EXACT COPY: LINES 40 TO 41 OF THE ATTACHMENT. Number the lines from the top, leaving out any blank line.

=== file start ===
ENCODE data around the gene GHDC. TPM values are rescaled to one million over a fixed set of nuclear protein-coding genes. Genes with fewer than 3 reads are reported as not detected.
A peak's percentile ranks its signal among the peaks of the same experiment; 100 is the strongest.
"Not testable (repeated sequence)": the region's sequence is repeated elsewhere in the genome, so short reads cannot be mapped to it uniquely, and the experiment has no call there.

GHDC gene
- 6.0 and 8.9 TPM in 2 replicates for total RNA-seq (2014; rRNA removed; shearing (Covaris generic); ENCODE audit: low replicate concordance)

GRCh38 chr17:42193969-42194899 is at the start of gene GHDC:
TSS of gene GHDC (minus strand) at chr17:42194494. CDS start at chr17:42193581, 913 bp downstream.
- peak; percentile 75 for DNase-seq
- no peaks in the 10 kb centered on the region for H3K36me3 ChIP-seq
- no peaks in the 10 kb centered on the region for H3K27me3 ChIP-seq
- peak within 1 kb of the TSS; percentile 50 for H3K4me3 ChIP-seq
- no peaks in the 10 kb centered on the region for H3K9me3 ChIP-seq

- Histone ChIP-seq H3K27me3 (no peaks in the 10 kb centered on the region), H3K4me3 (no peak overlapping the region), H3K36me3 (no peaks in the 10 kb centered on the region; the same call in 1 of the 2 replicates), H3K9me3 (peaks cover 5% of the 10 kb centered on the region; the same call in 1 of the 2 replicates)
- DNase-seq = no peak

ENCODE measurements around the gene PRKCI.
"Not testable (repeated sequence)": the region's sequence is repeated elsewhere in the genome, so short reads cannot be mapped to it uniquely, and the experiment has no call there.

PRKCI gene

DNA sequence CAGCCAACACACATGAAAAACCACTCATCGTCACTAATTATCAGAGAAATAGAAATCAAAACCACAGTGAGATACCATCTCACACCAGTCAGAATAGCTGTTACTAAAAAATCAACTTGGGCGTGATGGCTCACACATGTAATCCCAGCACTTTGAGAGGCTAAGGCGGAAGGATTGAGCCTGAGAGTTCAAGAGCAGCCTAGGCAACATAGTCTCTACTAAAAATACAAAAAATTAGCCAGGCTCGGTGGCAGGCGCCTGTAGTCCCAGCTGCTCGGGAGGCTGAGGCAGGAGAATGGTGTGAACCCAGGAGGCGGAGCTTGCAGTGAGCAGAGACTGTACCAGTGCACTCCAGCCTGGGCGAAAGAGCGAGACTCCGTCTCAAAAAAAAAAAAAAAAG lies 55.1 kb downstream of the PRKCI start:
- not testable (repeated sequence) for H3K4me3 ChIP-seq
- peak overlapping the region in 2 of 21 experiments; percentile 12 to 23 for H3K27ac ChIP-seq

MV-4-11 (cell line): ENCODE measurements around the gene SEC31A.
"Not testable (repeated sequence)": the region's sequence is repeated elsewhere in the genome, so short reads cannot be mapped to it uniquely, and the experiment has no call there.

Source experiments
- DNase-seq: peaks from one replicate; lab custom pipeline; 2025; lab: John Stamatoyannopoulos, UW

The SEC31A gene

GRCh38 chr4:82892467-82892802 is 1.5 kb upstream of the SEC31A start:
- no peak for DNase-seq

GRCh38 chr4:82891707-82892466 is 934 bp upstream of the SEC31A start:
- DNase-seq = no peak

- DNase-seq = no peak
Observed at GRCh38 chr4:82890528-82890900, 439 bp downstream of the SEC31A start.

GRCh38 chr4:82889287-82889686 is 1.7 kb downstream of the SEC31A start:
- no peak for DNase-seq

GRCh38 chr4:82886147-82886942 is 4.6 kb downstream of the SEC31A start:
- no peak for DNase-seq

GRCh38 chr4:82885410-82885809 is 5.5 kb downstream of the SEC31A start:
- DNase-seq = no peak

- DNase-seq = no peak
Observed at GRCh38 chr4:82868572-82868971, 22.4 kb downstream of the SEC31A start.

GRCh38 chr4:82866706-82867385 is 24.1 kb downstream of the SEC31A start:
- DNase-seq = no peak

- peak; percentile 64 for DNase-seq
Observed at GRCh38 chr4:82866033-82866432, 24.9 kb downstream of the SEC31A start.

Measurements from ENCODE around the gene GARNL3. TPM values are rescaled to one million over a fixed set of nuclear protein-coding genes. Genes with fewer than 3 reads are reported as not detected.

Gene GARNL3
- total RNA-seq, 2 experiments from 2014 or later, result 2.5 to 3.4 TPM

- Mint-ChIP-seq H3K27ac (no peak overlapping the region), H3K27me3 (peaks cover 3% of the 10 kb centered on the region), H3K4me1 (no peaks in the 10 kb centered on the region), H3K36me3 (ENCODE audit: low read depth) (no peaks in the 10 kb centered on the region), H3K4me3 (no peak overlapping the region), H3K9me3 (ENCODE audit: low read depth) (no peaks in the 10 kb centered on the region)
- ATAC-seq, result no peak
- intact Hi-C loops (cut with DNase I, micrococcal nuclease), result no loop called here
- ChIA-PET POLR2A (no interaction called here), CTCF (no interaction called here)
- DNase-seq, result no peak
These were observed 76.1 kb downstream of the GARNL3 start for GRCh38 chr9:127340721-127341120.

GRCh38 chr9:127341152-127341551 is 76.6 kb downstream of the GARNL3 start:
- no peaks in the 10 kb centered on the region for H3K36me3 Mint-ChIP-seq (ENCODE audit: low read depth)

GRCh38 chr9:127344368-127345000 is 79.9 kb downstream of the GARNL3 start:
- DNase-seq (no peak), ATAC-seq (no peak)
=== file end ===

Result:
GRCh38 chr4:82866706-82867385 is 24.1 kb downstream of the SEC31A start:
- DNase-seq = no peak